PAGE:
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Angry Birds developer Rovio has won a major court case against copyright and trademark infringement.
The Finland-based studio filed the copyright case back in September, claiming that vending machine importer and operator Toy Amazon Corp. of Monterey Park, Calif., sold counterfeit Angry Birds products. Toy Amazon failed to present a defence, and U.S. District Judge Katherine Forrest awarded Rovio $4.3 million for trademark and copyright infringement, reports Bloomberg.
Mobile gamers play Angry Birds for 3.3 million hours every day, and a significant amount of Rovio’s revenue comes from associated merchandise. Back in 2012, Angry Birds-licensed merchandise accounted for 40 percent of Rovio’s $200 million revenue. Times are tougher now, and merchandise sales dropped to just $44 million in 2014 — with Rovio’s total revenue dropping to $169 million.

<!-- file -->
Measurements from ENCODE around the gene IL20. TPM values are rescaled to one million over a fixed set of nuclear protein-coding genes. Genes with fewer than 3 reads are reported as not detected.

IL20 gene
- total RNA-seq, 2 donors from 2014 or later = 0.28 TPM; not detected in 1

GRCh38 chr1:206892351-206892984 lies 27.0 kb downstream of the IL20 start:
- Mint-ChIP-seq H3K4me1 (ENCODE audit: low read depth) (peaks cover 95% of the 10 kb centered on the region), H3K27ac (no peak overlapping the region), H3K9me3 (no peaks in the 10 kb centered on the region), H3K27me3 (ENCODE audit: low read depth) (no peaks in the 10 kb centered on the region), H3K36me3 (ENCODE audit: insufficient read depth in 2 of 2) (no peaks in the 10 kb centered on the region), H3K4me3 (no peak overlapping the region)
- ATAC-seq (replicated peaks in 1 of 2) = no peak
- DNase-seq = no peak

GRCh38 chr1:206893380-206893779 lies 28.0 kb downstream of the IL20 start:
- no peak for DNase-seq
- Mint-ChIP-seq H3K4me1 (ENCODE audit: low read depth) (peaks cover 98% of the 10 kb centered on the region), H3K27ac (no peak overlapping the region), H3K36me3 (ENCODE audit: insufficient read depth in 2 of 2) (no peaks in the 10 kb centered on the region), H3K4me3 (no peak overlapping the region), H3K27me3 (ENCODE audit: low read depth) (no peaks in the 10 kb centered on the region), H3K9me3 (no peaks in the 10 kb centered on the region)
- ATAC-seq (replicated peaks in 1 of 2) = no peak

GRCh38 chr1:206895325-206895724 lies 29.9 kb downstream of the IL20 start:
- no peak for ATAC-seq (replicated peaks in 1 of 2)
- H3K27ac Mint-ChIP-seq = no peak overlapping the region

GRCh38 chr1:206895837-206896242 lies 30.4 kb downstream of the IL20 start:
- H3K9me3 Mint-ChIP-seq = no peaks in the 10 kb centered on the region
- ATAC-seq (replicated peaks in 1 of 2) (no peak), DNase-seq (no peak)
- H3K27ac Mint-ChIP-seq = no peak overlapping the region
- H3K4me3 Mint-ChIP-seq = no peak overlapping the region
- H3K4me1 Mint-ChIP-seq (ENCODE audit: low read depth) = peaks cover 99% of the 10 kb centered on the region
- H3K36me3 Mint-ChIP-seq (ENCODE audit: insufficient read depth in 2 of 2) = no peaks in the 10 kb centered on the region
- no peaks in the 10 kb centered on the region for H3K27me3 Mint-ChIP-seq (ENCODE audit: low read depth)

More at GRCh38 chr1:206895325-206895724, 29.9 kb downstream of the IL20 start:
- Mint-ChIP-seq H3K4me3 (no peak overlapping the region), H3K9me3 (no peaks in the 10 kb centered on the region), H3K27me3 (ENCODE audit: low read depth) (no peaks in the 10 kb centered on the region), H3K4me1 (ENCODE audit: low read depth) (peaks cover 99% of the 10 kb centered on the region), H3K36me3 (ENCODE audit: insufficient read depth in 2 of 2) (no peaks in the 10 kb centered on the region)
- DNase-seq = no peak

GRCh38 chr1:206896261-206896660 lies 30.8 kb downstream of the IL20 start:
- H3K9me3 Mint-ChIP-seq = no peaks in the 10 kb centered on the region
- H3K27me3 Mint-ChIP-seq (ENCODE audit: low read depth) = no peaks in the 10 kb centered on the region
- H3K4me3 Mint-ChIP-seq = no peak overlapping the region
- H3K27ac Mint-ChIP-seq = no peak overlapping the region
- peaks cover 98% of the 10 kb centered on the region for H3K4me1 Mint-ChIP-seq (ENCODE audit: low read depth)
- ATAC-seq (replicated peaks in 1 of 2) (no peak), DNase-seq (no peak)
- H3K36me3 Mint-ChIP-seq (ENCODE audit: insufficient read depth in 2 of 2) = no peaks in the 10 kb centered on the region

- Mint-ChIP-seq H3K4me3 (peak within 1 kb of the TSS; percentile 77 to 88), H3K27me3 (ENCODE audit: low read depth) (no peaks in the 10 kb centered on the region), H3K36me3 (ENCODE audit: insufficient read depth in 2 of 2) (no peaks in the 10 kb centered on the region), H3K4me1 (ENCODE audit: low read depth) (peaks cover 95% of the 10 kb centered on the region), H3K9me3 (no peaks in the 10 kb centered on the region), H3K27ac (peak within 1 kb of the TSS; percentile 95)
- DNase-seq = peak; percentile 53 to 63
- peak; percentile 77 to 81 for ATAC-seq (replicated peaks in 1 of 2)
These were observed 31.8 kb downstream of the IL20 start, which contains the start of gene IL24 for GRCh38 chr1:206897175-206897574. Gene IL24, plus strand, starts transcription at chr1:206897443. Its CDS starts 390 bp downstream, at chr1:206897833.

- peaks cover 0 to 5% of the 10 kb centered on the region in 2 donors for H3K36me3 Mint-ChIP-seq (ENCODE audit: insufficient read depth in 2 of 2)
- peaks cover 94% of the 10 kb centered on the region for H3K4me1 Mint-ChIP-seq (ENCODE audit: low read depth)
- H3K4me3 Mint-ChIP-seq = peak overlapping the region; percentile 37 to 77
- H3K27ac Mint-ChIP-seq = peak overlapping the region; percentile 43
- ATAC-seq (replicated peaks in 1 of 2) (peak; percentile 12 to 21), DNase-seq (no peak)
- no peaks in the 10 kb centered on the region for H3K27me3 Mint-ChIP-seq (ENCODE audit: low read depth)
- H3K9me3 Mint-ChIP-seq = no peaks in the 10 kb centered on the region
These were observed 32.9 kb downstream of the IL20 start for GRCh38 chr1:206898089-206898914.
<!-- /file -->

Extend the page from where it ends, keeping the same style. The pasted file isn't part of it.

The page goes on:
A major Angry Birds motion picture is coming in 2016, and Rovio is hopeful this will help boost game and merchandise sales yet again. Stamping out fake merchandise will help with this goal.
Toy Amazon wasn’t the only defendent in the case, but the others involved settled with Rovio previously. The court issued an order barring further copyright and trademark infringements of Rovio’s intellectual property.
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